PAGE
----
And Wade Estes too, he was a hero of the western cavalry campaigns. How tragic his wonderful wife, Lorena, went with so many others to heaven during the war, Sarah decided sadly. Then she sat on the bed and looked around to see a roach crawling along the casing of her bunk. Next, she felt a flea on the back of her wrist. It was a Florida flea, Sarah observed, bigger than their Alabama cousins. "Oh, yuck!"

Jason stowed his bag and went on deck, where Wade joined him at the stern to watch Rhinehart's crew move the long sloop out to sea. The sailors hoisted the mainsail and it billowed to starboard, as did the jib. The wind was from the northeast and they were heading due south. "How far is the Gulf?" Jason asked Wade.

"Thirty miles to open water. It will take most of the day," he answered. "The Bluebird is loaded down. We're only making about four knots."

When the channel widened they entered Heron Bay. "That's Dauphin Island off to starboard and there is Fort Morgan on the point to port. Beyond is the Gulf," Wade explained.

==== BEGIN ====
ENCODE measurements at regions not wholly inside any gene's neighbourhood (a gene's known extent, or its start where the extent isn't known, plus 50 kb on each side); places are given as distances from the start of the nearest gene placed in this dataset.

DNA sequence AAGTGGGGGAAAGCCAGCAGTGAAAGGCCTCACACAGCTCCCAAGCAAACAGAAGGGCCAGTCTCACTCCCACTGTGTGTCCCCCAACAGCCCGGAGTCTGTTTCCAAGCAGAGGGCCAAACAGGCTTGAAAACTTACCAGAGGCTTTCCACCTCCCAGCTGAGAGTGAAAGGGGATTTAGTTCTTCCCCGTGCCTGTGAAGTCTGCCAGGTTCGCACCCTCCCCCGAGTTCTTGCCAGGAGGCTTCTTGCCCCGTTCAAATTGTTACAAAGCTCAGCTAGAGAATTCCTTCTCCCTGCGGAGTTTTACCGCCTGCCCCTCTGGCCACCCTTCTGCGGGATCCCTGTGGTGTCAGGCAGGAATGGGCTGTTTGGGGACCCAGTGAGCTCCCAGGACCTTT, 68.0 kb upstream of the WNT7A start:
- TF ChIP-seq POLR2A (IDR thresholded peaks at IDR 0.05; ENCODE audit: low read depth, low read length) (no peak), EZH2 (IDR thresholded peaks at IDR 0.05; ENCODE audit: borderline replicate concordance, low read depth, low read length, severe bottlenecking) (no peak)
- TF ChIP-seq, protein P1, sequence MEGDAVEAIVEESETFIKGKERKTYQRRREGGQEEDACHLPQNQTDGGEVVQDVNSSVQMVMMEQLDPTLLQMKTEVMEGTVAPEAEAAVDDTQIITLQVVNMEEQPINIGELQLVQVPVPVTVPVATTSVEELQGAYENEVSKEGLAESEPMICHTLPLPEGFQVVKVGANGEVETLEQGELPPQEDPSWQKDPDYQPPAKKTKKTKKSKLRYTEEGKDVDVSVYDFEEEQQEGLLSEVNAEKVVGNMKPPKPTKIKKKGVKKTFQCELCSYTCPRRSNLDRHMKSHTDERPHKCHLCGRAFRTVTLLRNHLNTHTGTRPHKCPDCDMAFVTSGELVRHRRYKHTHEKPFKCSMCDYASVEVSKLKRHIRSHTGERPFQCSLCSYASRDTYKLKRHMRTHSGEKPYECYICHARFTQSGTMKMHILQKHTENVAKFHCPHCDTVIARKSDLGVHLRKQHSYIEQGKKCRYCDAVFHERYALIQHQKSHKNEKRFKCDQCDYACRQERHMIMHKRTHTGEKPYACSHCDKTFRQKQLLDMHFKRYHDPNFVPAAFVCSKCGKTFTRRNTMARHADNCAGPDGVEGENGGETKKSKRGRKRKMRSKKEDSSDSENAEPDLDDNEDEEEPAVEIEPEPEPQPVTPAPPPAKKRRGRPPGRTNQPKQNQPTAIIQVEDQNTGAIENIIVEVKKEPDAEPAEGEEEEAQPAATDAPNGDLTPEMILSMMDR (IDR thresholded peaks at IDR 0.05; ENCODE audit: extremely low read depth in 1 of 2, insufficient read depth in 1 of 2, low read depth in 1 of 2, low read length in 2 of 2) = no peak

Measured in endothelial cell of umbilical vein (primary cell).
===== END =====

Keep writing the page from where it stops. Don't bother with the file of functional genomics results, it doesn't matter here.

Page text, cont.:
"That's the tight gauntlet Farragut's fleet ran in August 1864?" Jason asked.

"Yes. But it wasn't much of a contest. The federal fleet had our shore batteries outgunned eight to one, six to one in manpower." Jason nodded and was silent, sorry he brought up the subject. And he wasn't surprised Wade said, 'federal fleet' rather than 'United States Navy.' Bobby Lee had always refered to the U.S. Army as 'those people'.

"Have a cigar, Wade," Jason offered a cheroot from his jacket pocket.

"I have my own," the Southerner said, drawing a large cigar from his breast pocket. "Who's your friend on Key West?"

"Harry Gorten, he owns Big Pine Key. Do you know him?"

"No, I don't," Wade said, but the quick glance of his eyes told Jason he had, at least, heard the name before.